(468) world he had created as the theater in which were to be enacted his vast designs. just in so far as men could penetrate the manner in which God worked, the world must be intelligible.
There are two ways in which a great complex structure may be intelligible. It may be intelligible as a whole, a whole that is necessary to interpret its parts. So one must see the complete edifice to understand the parts in their relations. One must grasp the whole plot of a drama to comprehend the import of its details. And it is this type of intelligibility which theology has ascribed to the world. It must be intelligible, though we cannot grasp the whole infinite purpose which transcends our view and our comprehension. Some outline of this whole God has given through inspired monuments of the church, but the intelligibility of all the details in terms of the whole structure and outcome of things and events we must take upon the faith that sees through a glass darkly. Theology has been satisfied with this intelligibility of the world.
There is another type of intelligibility which is akin to that of the separate words in which the drama is written and read. It is the intelligibility of the medium of expression. So we may not as yet catch the meaning of a wall as a part of a whole cathedral whose plan we have not seen and cannot guess. We can, however, understand the courses of bricks and cut stone as they are put in place. We know their tensile strength and the binding power of the mortar. We understand the stresses and strains, the thrusts of arches, the resistance of the foundations reaching the solid strata below, and the crushing power of the ascending pile that it carries. A competent architect works in such an intelligible medium. The parts of his structure must not only have meaning in the perfection of the whole but they must also have meaning in the relations of each part to each other as they go into place, in accordance with the physical laws of masses in motion. It is this intelligibility that the science of the Renaissance period undertook to discover in the structure and operation of the physical universe. The architect was supremely intelligent not only in his design; he was equally su-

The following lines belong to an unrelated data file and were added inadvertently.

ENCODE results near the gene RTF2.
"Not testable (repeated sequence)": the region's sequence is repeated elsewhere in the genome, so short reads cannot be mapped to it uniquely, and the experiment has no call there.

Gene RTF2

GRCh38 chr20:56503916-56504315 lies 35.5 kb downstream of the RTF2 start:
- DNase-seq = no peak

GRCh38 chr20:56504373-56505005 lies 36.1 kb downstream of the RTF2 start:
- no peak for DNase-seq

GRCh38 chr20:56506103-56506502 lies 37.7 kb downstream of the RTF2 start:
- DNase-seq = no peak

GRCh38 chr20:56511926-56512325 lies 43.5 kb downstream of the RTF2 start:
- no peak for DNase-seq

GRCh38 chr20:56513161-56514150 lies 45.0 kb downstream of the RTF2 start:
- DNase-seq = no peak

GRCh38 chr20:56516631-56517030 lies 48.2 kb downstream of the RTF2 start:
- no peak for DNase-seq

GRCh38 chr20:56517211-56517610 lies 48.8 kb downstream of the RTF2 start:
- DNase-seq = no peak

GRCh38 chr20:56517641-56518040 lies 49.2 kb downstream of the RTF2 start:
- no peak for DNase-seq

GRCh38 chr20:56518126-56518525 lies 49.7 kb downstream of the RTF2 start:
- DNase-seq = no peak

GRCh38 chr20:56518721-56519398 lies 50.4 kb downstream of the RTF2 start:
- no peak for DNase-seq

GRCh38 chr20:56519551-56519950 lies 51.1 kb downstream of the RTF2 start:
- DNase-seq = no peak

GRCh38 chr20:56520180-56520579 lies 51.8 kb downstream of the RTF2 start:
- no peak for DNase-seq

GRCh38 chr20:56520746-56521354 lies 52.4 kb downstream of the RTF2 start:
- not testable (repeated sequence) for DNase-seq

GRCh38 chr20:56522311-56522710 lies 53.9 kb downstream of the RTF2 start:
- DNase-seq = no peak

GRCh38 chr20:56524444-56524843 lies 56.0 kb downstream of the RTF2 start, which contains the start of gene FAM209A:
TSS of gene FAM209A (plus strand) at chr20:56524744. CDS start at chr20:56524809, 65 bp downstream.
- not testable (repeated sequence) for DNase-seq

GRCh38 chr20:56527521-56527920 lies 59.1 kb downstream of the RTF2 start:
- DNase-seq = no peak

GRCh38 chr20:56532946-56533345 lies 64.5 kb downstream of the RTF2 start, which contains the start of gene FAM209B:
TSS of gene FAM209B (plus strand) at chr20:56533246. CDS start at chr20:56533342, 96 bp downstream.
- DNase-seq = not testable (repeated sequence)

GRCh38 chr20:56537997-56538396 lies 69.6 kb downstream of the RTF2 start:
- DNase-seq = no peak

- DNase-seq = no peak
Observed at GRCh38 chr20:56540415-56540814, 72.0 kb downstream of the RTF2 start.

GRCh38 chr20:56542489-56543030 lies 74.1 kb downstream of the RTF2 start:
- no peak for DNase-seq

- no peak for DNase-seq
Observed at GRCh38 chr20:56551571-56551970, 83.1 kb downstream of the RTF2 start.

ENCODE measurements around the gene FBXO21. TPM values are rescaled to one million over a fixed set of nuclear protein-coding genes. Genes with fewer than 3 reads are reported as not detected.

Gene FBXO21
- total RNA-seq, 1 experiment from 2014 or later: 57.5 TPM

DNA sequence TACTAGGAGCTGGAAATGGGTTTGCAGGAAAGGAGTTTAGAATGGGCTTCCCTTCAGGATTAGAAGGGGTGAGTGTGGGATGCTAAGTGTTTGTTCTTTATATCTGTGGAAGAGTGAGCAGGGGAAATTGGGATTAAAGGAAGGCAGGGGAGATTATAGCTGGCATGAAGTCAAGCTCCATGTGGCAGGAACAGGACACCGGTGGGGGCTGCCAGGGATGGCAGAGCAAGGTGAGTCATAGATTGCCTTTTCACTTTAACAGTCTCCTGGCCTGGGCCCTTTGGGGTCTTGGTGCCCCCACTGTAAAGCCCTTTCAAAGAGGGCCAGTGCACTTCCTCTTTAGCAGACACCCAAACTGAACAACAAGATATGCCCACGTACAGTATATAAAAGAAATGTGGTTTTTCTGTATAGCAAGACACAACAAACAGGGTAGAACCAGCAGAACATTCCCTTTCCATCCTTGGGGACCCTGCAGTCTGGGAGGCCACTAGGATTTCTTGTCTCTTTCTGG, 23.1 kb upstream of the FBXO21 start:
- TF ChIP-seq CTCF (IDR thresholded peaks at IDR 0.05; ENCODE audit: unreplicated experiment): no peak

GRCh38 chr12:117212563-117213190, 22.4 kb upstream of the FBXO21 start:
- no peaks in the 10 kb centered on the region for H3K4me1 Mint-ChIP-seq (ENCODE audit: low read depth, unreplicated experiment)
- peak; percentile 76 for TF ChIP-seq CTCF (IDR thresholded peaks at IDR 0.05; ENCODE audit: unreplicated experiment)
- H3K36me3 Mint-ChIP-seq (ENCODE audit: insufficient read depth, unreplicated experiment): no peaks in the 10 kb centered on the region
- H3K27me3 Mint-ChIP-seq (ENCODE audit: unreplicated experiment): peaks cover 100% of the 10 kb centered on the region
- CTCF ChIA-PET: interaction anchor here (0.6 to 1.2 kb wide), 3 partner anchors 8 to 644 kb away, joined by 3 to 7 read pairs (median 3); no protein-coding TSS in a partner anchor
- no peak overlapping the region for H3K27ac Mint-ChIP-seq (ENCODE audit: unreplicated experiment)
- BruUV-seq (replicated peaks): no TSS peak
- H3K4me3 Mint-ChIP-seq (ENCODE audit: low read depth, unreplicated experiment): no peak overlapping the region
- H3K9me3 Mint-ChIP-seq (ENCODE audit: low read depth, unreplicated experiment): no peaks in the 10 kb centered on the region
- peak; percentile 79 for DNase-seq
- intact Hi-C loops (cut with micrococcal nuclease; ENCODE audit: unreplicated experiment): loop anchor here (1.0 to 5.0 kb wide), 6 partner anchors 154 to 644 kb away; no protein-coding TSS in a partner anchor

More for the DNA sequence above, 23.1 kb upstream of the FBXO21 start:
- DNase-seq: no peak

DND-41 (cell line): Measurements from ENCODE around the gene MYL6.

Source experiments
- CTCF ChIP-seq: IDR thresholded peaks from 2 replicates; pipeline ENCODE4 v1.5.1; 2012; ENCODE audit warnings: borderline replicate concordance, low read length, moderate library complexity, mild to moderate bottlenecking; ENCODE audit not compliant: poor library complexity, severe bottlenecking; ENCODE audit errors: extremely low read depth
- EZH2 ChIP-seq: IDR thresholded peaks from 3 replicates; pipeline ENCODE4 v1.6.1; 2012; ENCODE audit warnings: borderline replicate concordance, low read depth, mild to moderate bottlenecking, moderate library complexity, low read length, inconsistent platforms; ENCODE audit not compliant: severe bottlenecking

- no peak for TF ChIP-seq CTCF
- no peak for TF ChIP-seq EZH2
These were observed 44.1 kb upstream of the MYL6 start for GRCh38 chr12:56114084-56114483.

(469) -preme in his intelligence as a technician. He worked in a medium of his own creation which was understandable to all who had learned its language, and that language was the mathematics of the physical sciences. To assume less intelligibility in the processes of nature was to detract from the perfection of the Creator.
It is this belief in the intelligibility of the physical universe which has passed into the minds of men and appeared as the assumption of the uniformity of nature in the operation of natural laws. The assumption was brilliantly justified by the discoveries and inventions which have increasingly crowded the pages of the history of science and technology since the days of Galileo. It became the postulate even of the man upon the street that everything that happened was in this sense at least explicable. We speak of it as the passing of superstition and magic, and it has become the hall mark of the civilized mind of the age of the Enlightenment and the nineteenth century. It has reached beyond the theological mind out of which it sprang, especially in the fields of exact science and philosophy, but in the back of the mind of the average man it has never been at variance with his theology. The laws of nature were the laws of God. They were the orderly manner in which He operated, and order was heaven's first law.